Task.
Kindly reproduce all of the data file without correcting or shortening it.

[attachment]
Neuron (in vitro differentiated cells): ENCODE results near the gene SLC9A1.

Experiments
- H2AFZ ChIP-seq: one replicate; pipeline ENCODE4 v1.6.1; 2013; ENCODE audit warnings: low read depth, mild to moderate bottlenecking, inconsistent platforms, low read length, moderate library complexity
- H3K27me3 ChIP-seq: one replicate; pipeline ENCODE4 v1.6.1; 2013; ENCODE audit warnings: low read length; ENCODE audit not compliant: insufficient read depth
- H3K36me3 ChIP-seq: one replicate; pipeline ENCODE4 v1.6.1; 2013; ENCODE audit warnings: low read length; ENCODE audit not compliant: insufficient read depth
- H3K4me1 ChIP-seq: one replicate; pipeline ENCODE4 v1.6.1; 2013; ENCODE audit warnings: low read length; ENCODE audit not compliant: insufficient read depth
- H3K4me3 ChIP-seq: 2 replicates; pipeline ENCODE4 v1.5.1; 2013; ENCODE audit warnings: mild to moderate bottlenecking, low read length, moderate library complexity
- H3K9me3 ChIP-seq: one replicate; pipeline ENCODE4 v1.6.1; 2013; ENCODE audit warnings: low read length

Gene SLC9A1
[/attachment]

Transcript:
Neuron (in vitro differentiated cells): ENCODE results near the gene SLC9A1.

Experiments
- H2AFZ ChIP-seq: one replicate; pipeline ENCODE4 v1.6.1; 2013; ENCODE audit warnings: low read depth, mild to moderate bottlenecking, inconsistent platforms, low read length, moderate library complexity
- H3K27me3 ChIP-seq: one replicate; pipeline ENCODE4 v1.6.1; 2013; ENCODE audit warnings: low read length; ENCODE audit not compliant: insufficient read depth
- H3K36me3 ChIP-seq: one replicate; pipeline ENCODE4 v1.6.1; 2013; ENCODE audit warnings: low read length; ENCODE audit not compliant: insufficient read depth
- H3K4me1 ChIP-seq: one replicate; pipeline ENCODE4 v1.6.1; 2013; ENCODE audit warnings: low read length; ENCODE audit not compliant: insufficient read depth
- H3K4me3 ChIP-seq: 2 replicates; pipeline ENCODE4 v1.5.1; 2013; ENCODE audit warnings: mild to moderate bottlenecking, low read length, moderate library complexity
- H3K9me3 ChIP-seq: one replicate; pipeline ENCODE4 v1.6.1; 2013; ENCODE audit warnings: low read length

Gene SLC9A1